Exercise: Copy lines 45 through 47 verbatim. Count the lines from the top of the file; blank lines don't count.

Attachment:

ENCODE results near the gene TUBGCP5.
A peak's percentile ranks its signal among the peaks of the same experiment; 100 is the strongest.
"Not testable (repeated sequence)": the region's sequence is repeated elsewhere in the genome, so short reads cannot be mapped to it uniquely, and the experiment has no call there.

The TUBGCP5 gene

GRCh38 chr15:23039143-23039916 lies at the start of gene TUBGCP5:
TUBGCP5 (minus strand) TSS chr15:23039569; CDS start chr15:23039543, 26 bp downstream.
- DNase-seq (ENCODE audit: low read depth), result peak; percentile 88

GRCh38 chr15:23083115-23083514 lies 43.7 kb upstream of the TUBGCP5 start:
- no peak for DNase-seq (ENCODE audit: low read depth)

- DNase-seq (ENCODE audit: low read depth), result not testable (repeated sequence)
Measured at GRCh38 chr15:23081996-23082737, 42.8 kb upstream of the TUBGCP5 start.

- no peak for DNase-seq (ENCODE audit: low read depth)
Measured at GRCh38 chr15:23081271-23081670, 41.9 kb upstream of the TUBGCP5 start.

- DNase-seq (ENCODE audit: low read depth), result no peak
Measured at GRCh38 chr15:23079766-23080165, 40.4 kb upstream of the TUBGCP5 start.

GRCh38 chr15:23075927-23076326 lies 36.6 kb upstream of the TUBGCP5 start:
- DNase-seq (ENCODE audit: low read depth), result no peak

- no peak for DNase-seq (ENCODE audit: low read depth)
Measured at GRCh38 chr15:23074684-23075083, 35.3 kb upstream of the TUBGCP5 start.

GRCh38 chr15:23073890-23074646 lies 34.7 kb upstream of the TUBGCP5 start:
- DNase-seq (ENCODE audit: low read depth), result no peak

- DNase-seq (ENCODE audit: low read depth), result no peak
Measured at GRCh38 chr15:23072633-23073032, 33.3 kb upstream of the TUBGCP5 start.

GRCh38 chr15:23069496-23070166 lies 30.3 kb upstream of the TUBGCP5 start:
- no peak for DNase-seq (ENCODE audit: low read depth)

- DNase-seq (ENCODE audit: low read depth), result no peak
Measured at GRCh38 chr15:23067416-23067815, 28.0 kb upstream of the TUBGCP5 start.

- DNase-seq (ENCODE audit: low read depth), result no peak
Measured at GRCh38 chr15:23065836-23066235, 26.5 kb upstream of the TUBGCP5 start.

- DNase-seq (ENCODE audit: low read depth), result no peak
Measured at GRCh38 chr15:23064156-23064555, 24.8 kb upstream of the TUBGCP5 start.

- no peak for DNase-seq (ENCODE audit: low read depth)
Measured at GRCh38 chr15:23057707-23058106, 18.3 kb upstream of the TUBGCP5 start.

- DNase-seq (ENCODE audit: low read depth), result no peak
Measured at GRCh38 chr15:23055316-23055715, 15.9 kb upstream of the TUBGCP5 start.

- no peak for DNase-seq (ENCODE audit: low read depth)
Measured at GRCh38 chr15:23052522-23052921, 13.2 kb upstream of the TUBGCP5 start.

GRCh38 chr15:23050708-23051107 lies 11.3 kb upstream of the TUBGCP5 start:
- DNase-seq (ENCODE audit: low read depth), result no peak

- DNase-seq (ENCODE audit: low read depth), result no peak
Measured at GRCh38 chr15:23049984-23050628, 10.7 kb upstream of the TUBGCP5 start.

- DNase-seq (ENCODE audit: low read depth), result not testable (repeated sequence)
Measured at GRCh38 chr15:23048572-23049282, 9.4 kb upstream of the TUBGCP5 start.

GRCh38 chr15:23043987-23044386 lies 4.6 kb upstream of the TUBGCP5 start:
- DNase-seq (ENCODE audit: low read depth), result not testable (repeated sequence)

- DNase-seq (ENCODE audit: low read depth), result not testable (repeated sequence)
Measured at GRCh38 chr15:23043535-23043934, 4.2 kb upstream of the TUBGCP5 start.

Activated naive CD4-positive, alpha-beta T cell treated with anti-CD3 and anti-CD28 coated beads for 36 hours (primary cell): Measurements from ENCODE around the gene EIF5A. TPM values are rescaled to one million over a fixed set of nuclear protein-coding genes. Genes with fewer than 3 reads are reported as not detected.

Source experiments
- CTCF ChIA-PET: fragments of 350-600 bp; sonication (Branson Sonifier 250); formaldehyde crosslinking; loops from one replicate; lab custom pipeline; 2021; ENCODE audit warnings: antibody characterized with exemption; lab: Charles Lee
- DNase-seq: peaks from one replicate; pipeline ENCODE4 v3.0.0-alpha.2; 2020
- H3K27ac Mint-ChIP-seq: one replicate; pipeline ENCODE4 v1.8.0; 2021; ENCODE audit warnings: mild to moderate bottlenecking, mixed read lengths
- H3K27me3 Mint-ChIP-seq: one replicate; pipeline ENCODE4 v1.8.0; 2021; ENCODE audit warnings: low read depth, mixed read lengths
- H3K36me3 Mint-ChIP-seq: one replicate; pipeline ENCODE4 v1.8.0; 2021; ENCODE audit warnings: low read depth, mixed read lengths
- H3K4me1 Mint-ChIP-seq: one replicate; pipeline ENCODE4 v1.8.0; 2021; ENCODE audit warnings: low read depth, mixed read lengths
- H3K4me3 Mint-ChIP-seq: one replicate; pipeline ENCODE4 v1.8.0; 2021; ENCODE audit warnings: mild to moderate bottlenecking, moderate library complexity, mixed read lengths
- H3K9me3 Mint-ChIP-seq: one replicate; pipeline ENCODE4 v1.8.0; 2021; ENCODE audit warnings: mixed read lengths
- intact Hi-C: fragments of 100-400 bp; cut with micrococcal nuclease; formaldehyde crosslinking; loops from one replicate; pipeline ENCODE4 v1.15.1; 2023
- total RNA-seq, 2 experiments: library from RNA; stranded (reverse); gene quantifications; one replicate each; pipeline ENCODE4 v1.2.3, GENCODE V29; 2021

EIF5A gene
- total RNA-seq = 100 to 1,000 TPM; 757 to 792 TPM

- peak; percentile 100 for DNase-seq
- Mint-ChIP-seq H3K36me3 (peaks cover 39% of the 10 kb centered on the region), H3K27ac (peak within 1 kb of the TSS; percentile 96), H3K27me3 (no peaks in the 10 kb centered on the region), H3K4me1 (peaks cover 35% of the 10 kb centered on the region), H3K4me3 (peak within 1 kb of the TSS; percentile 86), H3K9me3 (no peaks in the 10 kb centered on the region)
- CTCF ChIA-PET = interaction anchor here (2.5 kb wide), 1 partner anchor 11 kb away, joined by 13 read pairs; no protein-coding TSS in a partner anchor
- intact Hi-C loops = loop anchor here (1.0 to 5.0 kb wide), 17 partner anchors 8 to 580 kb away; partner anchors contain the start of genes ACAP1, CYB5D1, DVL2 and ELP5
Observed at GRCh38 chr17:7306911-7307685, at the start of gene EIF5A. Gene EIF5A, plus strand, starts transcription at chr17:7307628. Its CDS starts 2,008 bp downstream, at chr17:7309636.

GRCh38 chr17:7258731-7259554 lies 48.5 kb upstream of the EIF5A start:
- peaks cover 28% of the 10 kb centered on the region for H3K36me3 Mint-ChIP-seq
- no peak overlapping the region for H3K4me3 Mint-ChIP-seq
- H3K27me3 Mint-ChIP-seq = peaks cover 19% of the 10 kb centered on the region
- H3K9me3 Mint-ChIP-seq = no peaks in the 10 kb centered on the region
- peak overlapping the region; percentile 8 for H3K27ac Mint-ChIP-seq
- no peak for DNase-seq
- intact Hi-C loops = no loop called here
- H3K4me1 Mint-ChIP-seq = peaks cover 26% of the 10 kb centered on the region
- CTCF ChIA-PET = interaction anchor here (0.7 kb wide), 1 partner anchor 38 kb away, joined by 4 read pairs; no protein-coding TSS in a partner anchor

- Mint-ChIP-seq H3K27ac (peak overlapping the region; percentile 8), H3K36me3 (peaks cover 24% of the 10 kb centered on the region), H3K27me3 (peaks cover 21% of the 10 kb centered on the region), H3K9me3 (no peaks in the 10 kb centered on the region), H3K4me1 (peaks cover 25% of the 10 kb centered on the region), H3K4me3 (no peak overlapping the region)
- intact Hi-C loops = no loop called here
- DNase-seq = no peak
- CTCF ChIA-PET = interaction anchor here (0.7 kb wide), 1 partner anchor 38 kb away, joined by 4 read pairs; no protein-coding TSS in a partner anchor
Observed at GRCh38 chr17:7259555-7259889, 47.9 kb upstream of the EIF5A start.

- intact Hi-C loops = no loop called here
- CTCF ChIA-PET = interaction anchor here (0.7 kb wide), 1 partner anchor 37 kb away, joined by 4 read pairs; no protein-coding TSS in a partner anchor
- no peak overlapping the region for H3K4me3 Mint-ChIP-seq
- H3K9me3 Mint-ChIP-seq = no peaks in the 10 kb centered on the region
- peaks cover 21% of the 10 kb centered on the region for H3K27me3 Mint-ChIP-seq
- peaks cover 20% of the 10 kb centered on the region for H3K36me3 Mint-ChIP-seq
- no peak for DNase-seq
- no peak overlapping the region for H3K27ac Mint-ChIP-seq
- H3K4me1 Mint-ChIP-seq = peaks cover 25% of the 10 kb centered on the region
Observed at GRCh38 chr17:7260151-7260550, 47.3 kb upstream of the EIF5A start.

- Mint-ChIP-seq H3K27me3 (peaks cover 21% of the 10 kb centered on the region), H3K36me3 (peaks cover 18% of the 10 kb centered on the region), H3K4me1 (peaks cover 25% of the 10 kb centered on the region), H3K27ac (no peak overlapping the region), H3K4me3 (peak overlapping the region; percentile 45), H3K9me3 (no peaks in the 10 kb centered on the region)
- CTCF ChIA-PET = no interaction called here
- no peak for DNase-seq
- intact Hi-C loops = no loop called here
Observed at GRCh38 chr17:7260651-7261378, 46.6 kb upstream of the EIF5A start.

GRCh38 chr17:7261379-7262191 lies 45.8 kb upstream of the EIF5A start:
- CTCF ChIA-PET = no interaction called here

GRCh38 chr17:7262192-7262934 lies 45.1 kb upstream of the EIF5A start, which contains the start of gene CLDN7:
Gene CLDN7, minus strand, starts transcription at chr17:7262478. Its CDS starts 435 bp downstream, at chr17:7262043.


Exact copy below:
- DNase-seq (ENCODE audit: low read depth), result not testable (repeated sequence)

- DNase-seq (ENCODE audit: low read depth), result not testable (repeated sequence)
Measured at GRCh38 chr15:23043535-23043934, 4.2 kb upstream of the TUBGCP5 start.